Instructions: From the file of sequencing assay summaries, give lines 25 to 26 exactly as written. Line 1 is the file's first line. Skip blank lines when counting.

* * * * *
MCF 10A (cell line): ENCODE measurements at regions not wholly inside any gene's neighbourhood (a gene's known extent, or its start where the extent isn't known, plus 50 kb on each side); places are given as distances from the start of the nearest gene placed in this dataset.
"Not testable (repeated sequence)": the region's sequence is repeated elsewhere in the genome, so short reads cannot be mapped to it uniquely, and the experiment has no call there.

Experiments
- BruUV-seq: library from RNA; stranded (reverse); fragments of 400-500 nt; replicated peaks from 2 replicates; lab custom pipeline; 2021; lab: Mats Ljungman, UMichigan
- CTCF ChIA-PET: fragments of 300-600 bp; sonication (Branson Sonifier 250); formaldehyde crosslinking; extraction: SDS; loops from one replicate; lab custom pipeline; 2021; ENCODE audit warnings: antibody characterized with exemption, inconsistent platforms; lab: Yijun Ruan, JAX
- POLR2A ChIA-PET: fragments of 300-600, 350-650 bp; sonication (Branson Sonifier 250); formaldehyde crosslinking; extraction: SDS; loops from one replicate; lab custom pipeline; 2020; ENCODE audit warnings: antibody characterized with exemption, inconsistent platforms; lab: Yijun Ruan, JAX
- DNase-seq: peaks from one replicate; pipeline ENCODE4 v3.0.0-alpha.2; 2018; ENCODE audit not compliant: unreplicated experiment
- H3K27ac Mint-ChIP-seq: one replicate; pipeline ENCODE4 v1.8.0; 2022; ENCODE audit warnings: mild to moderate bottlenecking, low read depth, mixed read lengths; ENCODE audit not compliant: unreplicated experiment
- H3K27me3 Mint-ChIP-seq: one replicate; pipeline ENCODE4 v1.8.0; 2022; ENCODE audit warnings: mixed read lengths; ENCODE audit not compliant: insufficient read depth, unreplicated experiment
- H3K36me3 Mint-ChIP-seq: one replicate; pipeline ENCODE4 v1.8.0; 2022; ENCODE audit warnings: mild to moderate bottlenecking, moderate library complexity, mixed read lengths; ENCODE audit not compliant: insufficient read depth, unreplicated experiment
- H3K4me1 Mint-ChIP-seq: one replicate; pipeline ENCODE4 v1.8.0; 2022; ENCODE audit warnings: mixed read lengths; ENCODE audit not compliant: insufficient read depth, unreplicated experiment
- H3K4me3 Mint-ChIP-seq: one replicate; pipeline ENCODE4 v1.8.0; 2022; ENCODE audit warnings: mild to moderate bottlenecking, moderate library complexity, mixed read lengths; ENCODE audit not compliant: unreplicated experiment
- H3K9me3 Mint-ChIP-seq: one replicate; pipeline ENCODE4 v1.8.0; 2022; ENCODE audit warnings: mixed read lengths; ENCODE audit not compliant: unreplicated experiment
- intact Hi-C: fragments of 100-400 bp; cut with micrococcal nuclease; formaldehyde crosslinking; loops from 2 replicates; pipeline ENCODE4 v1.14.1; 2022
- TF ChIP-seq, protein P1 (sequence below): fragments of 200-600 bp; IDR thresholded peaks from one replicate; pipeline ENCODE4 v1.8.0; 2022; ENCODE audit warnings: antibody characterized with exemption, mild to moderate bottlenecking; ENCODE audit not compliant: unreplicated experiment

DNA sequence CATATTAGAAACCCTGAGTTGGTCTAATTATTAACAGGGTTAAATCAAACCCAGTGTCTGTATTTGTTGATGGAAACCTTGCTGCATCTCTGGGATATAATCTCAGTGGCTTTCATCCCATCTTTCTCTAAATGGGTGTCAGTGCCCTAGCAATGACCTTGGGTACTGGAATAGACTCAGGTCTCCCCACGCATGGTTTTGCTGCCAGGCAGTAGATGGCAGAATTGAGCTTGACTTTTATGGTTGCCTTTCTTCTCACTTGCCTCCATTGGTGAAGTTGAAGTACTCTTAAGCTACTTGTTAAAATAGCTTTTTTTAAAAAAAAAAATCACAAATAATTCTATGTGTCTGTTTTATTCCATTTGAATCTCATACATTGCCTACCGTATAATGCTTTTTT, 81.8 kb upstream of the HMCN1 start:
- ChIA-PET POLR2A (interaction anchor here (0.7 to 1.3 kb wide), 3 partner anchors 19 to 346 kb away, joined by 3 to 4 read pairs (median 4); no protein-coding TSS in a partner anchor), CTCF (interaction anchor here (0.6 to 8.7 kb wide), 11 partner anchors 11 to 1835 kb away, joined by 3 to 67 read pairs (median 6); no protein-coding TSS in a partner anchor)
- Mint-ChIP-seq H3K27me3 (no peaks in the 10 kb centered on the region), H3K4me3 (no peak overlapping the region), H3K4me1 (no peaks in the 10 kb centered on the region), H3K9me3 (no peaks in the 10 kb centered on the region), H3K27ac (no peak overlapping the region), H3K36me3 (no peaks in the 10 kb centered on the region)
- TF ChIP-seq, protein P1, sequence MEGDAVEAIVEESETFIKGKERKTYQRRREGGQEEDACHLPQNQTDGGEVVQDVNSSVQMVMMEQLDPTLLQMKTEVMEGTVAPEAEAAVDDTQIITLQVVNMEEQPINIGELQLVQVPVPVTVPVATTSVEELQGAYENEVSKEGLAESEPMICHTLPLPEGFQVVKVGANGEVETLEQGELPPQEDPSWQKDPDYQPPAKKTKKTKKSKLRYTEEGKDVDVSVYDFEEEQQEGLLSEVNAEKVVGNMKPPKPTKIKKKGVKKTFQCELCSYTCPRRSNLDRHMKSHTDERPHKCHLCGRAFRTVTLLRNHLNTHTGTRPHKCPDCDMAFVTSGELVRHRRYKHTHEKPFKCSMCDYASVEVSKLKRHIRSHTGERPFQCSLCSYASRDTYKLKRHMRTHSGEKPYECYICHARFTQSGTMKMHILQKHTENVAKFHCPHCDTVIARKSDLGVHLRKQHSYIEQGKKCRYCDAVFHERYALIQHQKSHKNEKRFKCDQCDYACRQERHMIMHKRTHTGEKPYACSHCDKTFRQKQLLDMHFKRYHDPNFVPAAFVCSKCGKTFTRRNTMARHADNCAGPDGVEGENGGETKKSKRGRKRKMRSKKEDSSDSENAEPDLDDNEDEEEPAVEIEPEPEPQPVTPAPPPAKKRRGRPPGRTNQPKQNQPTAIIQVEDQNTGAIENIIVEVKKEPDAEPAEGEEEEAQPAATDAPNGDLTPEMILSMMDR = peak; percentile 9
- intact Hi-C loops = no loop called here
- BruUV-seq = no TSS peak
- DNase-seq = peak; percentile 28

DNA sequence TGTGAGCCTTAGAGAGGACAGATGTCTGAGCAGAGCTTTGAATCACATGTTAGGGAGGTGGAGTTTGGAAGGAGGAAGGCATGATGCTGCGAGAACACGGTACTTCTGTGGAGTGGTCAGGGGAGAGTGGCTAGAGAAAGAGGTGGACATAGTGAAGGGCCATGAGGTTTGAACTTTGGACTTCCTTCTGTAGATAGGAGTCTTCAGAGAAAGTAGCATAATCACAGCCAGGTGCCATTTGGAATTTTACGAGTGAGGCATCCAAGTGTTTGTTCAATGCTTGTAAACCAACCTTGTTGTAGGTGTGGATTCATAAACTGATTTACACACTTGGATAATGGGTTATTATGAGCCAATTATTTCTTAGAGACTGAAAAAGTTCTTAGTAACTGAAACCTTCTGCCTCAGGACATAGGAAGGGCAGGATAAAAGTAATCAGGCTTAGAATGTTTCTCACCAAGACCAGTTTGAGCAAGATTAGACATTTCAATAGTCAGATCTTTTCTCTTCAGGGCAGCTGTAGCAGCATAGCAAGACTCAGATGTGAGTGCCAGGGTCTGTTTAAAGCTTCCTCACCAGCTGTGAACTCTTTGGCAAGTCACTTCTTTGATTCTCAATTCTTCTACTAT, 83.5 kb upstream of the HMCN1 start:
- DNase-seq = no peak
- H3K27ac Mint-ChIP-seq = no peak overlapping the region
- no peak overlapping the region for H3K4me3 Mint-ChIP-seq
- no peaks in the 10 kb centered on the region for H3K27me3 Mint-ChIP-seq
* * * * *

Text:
- H3K27ac Mint-ChIP-seq = no peak overlapping the region
- no peak overlapping the region for H3K4me3 Mint-ChIP-seq